Strategic financial solutions, facing accusations of fraud, cannot work

The federal government is likely to win its case against Strategic Financial Solutions, a debt trading firm covered in a Times investigation last month, under a district judge’s preliminary injunction granted this week that prevents it from function.

For years, Strategic Financial Solutions collected fees from thousands of low-income customers who signed up with the company to negotiate debt reduction. In January, the Consumer Financial Protection Bureau — along with the attorneys general of New York, Colorado, Delaware, Illinois, Minnesota, North Carolina and Wisconsin — sued Strategic and its operatorsincluding its general manager, Ryan Sasson, for civil fraud.

In interviews with former Strategic employees and clients, many described the company as predatory and said its services often left people worse off financially. The company works with a national network of complicit law firms. Clients think they are paying these companies to represent them in the high-risk debt settlement process, but instead they are often referred to call center workers without legal training and sometimes go unrepresented in legal proceedings.

This week, a federal judge in the Western District of New York ruled that the debt relief program run by Strategic and its associated law firms did not provide “appreciable economic benefits” to its clients, and that many of those who signed up for the program are negatively impacted. »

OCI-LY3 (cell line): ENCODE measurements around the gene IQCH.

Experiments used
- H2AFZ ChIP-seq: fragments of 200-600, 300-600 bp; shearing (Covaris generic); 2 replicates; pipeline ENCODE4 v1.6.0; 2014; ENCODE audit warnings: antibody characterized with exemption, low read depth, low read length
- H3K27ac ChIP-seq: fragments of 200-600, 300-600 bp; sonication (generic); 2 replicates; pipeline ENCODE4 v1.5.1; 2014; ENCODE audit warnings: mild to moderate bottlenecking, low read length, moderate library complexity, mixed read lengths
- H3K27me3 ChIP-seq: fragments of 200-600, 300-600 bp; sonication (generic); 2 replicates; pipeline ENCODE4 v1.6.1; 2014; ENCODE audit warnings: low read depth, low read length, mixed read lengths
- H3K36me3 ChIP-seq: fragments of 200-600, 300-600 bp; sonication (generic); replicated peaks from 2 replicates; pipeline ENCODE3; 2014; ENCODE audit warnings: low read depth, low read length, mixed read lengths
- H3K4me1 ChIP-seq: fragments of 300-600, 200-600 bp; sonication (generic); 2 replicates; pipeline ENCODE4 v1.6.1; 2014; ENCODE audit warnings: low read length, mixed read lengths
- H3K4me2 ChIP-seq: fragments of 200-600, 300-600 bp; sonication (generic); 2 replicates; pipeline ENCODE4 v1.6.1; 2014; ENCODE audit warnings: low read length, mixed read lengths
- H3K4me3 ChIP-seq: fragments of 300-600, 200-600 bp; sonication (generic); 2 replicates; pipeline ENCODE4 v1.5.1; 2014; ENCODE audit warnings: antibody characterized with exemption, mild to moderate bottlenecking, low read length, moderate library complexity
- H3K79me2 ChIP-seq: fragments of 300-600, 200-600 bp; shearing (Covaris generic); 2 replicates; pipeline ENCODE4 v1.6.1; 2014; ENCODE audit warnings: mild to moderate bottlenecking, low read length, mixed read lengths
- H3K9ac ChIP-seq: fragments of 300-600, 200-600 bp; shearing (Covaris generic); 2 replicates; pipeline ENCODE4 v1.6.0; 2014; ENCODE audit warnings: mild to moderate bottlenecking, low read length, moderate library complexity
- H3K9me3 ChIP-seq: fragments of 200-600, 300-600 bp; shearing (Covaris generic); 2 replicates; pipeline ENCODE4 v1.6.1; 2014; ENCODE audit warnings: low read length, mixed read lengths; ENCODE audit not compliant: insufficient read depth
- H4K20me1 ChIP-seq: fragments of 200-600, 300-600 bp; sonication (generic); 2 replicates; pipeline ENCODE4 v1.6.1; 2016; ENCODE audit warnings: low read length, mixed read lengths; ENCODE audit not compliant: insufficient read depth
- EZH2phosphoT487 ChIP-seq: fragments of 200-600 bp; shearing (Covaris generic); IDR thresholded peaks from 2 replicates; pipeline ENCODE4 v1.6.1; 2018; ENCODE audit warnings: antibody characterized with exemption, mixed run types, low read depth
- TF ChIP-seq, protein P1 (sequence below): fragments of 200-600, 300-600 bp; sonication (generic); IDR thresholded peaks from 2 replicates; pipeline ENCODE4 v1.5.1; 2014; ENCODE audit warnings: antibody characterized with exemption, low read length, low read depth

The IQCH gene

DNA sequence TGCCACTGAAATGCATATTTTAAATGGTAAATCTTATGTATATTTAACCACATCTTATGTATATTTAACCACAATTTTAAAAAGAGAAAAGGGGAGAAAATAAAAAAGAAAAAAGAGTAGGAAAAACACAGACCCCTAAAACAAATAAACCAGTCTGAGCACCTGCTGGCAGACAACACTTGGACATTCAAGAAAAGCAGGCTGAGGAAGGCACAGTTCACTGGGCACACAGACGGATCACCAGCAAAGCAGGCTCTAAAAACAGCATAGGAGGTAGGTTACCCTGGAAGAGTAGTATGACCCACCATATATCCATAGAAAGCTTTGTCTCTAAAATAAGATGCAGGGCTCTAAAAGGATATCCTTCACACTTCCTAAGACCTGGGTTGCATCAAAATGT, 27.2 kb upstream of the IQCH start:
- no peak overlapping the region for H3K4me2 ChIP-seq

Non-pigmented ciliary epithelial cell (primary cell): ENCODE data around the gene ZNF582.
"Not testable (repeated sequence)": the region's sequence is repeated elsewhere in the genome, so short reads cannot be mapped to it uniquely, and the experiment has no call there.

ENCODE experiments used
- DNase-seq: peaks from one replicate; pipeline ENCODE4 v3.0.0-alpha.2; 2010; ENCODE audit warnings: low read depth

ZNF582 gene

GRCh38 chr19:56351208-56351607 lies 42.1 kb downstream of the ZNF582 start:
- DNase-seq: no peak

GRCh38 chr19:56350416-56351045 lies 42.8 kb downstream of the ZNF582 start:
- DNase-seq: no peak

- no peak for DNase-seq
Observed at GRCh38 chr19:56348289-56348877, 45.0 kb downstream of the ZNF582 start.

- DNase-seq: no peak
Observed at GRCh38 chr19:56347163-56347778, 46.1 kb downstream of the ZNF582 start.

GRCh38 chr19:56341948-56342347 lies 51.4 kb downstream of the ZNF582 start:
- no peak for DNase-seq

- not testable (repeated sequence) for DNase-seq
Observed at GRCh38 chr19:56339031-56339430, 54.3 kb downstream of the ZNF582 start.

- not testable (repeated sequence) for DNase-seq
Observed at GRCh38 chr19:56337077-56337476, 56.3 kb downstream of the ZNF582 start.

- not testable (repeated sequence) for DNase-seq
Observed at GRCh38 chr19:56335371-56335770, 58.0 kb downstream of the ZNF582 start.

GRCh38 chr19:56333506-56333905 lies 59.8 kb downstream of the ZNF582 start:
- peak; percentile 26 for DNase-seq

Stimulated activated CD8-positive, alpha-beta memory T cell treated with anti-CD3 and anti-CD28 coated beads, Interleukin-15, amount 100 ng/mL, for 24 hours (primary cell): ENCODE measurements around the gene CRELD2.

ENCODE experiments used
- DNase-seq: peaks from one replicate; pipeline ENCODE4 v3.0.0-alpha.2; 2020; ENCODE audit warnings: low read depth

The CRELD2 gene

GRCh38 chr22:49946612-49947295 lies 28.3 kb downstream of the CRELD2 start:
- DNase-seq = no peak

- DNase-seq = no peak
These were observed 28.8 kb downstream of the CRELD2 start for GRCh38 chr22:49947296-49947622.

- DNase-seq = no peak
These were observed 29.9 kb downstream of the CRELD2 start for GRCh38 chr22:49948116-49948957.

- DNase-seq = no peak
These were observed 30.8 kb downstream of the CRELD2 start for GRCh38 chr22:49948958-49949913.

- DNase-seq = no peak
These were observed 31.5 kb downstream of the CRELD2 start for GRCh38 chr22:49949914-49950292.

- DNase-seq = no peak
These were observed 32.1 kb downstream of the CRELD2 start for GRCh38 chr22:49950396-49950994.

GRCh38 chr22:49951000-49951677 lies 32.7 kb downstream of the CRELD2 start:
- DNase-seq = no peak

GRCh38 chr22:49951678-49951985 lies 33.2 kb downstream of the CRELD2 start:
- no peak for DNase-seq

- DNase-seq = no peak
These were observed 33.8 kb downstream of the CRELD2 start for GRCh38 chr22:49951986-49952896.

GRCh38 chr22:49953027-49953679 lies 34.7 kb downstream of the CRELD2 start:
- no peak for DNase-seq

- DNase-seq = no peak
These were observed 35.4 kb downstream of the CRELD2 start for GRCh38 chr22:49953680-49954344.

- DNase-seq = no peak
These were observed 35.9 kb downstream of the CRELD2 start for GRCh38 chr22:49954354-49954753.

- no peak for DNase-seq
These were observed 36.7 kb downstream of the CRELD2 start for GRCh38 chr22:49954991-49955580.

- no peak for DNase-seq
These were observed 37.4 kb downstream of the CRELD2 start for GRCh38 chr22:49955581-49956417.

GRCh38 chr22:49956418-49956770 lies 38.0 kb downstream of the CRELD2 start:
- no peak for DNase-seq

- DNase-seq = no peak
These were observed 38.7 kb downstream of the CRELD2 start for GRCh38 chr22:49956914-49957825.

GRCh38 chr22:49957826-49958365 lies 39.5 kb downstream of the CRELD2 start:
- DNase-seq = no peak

Federal law states that law firms offering telephone debt settlement services must complete the transaction in person, through an in-person meeting with a sales representative, if they wish to charge an upfront fee. The regulators’ case hinges on whether companies affiliated with Strategic violated that law by relying on on-demand notaries to meet with clients in person.

The federal judge wrote that the notary meetings “do not allow consumers to be better informed about the” debt relief program managed by Strategic and its legal partners.

Mr. Sasson filed a notice of appeal with the United States Court of Appeals for the Second Circuit on Tuesday. “This decision is based on a very narrow interpretation of the telemarketing rules,” said Dennis Vacco, an attorney representing Strategic. “We are confident that we will win.”

Strategic’s former clients celebrated the preliminary injunction. “Everything can be done to prevent other families from going through what we had to go through,” said Anne Barsch, a former client who testified last month at Strategic’s trial in Buffalo.